Swansea were, and still are, in the midst of a hiring and firing culture.
Predecessor Francesco Guidolin lasted a mere 25 games, while Bradley’s successor Paul Clement was axed in December before he was able to complete a full year at the helm.
“There are many examples where after a few results, clubs feel pressure and with the money involved, they make changes,” said Bradley. “But you still see some examples [of stability]. Eddie Howe is one.
“It’s no different than any other sport. You see how organisations make decisions. There’s some organisations that are constantly in flux and others where there’s a stability about them.
“There are examples in football in the past - Sir Alex [Ferguson] is certainly the best one. Can that still happen, given everything… that’s a good question.”
When Bradley became available, he swiftly emerged as the leading target for new MLS franchise LAFC - a club co-owned by a host of Hollywood heavyweights such as Will Ferrell and Magic Johnson. Ironically - given Bradley’s history in Wales - Cardiff owner Vincent Tan also has a stake in the outfit.
It was understandable why LAFC were so keen on Bradley. He is the only manager in MLS history to have won the league championship in a new franchise’s first season - achieving that feat back in 1998 with Chicago Fire.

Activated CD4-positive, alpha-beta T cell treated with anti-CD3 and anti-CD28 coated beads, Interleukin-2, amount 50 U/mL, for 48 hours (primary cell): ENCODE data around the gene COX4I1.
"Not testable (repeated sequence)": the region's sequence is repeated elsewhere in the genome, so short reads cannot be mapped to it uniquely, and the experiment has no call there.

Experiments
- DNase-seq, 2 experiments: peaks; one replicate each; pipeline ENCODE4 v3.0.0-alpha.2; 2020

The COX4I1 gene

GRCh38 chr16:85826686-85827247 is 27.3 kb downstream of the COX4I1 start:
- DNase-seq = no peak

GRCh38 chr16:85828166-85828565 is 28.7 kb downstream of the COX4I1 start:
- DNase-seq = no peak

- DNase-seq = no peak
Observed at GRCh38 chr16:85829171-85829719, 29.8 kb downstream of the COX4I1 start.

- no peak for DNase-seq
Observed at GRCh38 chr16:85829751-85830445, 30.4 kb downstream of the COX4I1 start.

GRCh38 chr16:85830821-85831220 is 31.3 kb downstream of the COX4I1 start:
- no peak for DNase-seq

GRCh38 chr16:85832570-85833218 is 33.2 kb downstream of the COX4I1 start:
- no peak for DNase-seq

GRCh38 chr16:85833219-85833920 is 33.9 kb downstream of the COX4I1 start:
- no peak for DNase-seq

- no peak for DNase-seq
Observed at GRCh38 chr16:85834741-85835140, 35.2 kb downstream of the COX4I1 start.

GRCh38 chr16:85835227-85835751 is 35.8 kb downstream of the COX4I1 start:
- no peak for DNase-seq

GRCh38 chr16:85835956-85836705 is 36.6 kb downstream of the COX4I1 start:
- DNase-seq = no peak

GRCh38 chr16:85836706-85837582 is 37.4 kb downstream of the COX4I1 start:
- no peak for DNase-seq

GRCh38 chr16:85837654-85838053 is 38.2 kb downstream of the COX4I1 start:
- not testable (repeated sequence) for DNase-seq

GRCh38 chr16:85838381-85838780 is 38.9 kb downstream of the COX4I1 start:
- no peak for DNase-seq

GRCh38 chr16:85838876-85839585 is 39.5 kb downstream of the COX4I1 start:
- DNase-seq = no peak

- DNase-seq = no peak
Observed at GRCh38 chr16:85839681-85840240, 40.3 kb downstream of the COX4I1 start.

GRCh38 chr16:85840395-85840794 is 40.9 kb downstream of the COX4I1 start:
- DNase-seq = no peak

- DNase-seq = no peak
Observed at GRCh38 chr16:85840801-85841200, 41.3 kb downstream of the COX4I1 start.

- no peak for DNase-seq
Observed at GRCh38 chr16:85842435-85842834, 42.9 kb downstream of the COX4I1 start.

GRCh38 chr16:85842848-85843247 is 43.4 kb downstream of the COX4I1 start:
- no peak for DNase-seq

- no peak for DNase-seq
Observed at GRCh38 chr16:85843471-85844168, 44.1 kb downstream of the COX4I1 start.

LAFC won their opening two MLS fixtures and despite the defeat to Galaxy, they were the better side for large parts of the game - particularly through their most high-profile signing Carlos Vela, after the Arsenal man netted a first half brace.
He said: “From the first day that you’re all together, you start establishing some football ideas and try to talk about football identity and personality. You make sure that the vision is there as you work every day.
“When you finally get a chance to play, there’s the opportunity to see if some of that comes alive. We have so many people that have been around LAFC for two years. They’ve been out in the neighbourhoods, trying to create some energy and momentum, and they’ve done an amazing job.
“All of that needs to be reinforced with something on the field. We’ve got a lot of work to do still, but first impressions are important and we’re excited that we’ve been able to follow up all the good work from everyone in the organisation and start the right way.”
But Bradley has faced a tough job picking up his players this week after they surrendered a 3-0 lead at Galaxy and saw Ibrahimovic capture the headlines with a stunning equaliser and last minute winner.
“The most important thing for us is that there are moments in football games where as a group you have to be resilient,” he added. “At 3-0 things seemed to be going our way, but we lost the ball and then at that moment we needed to find our way back to playing football.
"Obviously momentum and some incredible moments by Ibra at the back end of the game [changed things] but we’ll learn. That day is going to go a long way towards making us a really good team.”